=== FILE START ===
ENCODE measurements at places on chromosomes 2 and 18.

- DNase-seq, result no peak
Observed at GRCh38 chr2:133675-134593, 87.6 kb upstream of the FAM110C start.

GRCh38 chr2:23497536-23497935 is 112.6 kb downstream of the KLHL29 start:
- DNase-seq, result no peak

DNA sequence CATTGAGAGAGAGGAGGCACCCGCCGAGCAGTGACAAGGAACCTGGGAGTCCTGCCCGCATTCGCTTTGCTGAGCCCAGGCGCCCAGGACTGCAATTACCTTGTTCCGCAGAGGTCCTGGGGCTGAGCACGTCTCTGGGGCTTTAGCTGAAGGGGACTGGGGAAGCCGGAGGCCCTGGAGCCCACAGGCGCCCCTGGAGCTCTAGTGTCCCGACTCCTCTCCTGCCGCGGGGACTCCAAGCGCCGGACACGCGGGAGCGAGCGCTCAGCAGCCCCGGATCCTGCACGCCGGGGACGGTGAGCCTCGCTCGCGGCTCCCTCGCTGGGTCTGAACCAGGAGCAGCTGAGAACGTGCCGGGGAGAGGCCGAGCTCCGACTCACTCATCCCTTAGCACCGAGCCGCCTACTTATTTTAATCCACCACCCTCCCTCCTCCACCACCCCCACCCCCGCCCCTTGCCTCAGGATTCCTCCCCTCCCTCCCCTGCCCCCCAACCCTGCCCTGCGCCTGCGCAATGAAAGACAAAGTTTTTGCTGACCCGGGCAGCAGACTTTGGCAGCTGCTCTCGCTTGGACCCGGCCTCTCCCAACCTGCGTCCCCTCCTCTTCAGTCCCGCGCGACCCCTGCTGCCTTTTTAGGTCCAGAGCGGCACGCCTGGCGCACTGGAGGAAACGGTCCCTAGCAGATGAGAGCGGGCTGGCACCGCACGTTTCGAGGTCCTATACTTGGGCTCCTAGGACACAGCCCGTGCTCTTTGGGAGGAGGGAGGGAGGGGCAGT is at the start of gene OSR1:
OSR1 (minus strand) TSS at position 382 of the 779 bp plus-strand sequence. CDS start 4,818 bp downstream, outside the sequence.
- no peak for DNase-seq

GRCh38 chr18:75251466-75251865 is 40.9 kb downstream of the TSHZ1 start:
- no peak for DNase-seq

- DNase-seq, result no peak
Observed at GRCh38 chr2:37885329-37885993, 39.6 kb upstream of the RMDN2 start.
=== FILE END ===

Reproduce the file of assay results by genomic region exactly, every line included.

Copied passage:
ENCODE measurements at places on chromosomes 2 and 18.

- DNase-seq, result no peak
Observed at GRCh38 chr2:133675-134593, 87.6 kb upstream of the FAM110C start.

GRCh38 chr2:23497536-23497935 is 112.6 kb downstream of the KLHL29 start:
- DNase-seq, result no peak

DNA sequence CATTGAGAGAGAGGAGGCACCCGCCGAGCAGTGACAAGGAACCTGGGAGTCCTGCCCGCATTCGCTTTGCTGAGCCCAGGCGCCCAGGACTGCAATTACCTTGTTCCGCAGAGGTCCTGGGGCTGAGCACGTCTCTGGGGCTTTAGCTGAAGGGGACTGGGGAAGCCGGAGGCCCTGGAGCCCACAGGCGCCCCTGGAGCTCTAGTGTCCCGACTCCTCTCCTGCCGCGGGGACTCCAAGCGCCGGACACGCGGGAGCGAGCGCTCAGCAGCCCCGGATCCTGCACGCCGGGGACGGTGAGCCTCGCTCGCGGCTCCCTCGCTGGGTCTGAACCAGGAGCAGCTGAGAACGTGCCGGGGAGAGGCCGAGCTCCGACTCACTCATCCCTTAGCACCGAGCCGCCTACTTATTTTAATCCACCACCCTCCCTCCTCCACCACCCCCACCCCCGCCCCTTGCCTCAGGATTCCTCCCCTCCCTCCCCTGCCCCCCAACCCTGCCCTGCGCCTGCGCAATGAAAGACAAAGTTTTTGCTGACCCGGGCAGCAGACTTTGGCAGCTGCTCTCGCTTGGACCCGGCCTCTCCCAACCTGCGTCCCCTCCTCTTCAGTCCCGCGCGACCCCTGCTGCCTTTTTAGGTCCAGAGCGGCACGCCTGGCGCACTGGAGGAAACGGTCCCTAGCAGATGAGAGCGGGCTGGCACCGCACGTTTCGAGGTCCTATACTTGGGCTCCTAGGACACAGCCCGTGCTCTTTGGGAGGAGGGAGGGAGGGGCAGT is at the start of gene OSR1:
OSR1 (minus strand) TSS at position 382 of the 779 bp plus-strand sequence. CDS start 4,818 bp downstream, outside the sequence.
- no peak for DNase-seq

GRCh38 chr18:75251466-75251865 is 40.9 kb downstream of the TSHZ1 start:
- no peak for DNase-seq

- DNase-seq, result no peak
Observed at GRCh38 chr2:37885329-37885993, 39.6 kb upstream of the RMDN2 start.